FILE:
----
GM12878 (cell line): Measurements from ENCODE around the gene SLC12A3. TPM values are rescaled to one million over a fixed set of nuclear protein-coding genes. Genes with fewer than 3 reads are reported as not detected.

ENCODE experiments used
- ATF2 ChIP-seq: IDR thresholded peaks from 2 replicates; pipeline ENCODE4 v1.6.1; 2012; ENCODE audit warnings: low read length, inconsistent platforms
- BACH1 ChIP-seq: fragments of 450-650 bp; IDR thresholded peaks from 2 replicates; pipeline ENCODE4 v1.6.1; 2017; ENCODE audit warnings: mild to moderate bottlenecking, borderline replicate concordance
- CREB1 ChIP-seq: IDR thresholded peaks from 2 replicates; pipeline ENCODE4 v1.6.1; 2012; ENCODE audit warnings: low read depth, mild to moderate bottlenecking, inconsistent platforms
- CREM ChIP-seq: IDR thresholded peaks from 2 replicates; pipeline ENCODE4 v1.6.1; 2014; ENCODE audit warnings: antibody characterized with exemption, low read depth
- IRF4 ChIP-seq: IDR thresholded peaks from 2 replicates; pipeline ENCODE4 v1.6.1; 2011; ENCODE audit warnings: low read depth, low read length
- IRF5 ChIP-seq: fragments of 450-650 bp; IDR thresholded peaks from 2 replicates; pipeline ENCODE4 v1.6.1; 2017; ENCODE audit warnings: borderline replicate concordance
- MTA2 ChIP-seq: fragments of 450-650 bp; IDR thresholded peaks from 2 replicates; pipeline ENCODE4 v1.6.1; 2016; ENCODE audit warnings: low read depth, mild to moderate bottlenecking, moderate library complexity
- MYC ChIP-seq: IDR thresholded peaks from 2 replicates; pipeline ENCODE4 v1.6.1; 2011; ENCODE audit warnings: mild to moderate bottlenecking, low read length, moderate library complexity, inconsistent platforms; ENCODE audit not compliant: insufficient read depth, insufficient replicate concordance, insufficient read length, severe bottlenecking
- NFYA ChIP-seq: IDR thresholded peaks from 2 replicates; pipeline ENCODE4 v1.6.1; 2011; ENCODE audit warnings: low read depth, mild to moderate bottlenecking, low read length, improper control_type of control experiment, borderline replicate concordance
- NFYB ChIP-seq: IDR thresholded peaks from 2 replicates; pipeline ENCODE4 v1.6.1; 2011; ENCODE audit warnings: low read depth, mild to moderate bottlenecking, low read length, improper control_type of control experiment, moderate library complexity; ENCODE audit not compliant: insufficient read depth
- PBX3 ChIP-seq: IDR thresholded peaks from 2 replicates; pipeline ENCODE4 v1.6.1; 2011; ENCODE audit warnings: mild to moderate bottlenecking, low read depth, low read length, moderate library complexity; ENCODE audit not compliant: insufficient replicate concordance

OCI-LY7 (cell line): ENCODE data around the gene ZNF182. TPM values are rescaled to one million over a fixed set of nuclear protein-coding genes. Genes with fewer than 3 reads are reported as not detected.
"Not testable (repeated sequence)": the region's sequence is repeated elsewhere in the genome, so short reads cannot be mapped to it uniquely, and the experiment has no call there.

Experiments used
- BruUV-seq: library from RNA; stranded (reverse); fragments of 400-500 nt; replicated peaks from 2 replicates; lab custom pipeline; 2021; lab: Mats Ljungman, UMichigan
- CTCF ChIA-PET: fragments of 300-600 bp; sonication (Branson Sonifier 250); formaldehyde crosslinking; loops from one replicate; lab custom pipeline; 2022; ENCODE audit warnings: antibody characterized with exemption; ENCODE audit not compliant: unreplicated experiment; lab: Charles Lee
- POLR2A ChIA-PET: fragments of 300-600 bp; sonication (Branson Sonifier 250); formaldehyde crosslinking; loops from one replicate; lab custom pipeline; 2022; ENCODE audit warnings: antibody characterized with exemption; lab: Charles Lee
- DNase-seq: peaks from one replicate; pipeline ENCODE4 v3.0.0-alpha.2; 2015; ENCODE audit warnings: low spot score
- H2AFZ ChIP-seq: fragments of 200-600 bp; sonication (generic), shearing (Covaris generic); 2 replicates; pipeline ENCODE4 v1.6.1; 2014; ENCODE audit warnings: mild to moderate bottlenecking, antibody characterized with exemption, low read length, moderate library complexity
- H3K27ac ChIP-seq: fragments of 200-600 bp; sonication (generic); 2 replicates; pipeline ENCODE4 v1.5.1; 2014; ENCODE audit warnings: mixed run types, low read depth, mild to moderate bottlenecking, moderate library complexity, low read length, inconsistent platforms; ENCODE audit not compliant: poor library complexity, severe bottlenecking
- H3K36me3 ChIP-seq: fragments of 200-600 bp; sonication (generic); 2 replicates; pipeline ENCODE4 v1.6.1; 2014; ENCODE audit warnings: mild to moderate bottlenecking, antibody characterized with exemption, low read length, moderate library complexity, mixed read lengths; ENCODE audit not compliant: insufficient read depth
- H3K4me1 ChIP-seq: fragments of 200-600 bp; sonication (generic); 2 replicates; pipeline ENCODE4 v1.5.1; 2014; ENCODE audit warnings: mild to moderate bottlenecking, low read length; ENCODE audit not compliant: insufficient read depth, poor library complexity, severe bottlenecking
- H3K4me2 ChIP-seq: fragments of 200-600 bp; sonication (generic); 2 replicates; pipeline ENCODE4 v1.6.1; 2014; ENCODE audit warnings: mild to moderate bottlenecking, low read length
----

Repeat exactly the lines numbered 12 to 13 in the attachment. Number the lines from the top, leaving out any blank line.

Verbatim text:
- NFYB ChIP-seq: IDR thresholded peaks from 2 replicates; pipeline ENCODE4 v1.6.1; 2011; ENCODE audit warnings: low read depth, mild to moderate bottlenecking, low read length, improper control_type of control experiment, moderate library complexity; ENCODE audit not compliant: insufficient read depth
- PBX3 ChIP-seq: IDR thresholded peaks from 2 replicates; pipeline ENCODE4 v1.6.1; 2011; ENCODE audit warnings: mild to moderate bottlenecking, low read depth, low read length, moderate library complexity; ENCODE audit not compliant: insufficient replicate concordance